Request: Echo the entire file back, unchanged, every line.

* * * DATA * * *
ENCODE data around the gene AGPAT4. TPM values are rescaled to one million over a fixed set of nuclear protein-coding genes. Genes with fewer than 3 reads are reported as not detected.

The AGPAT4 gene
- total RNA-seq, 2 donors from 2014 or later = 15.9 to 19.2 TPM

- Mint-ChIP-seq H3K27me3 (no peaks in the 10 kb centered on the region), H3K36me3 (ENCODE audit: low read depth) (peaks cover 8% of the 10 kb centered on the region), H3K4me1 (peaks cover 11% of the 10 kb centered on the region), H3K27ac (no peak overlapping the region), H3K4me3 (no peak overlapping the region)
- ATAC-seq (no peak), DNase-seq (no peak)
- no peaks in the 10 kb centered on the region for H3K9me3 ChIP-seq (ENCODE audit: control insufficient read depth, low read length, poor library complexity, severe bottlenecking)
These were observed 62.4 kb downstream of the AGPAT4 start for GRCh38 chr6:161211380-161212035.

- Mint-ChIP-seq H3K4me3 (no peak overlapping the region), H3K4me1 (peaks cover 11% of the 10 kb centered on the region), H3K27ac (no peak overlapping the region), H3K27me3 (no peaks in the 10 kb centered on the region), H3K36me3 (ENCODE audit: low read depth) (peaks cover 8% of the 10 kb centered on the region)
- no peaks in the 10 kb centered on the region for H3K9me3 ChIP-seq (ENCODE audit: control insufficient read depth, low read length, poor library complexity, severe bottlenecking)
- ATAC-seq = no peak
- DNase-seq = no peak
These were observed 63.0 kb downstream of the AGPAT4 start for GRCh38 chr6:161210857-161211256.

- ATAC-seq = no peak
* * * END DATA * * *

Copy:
ENCODE data around the gene AGPAT4. TPM values are rescaled to one million over a fixed set of nuclear protein-coding genes. Genes with fewer than 3 reads are reported as not detected.

The AGPAT4 gene
- total RNA-seq, 2 donors from 2014 or later = 15.9 to 19.2 TPM

- Mint-ChIP-seq H3K27me3 (no peaks in the 10 kb centered on the region), H3K36me3 (ENCODE audit: low read depth) (peaks cover 8% of the 10 kb centered on the region), H3K4me1 (peaks cover 11% of the 10 kb centered on the region), H3K27ac (no peak overlapping the region), H3K4me3 (no peak overlapping the region)
- ATAC-seq (no peak), DNase-seq (no peak)
- no peaks in the 10 kb centered on the region for H3K9me3 ChIP-seq (ENCODE audit: control insufficient read depth, low read length, poor library complexity, severe bottlenecking)
These were observed 62.4 kb downstream of the AGPAT4 start for GRCh38 chr6:161211380-161212035.

- Mint-ChIP-seq H3K4me3 (no peak overlapping the region), H3K4me1 (peaks cover 11% of the 10 kb centered on the region), H3K27ac (no peak overlapping the region), H3K27me3 (no peaks in the 10 kb centered on the region), H3K36me3 (ENCODE audit: low read depth) (peaks cover 8% of the 10 kb centered on the region)
- no peaks in the 10 kb centered on the region for H3K9me3 ChIP-seq (ENCODE audit: control insufficient read depth, low read length, poor library complexity, severe bottlenecking)
- ATAC-seq = no peak
- DNase-seq = no peak
These were observed 63.0 kb downstream of the AGPAT4 start for GRCh38 chr6:161210857-161211256.

- ATAC-seq = no peak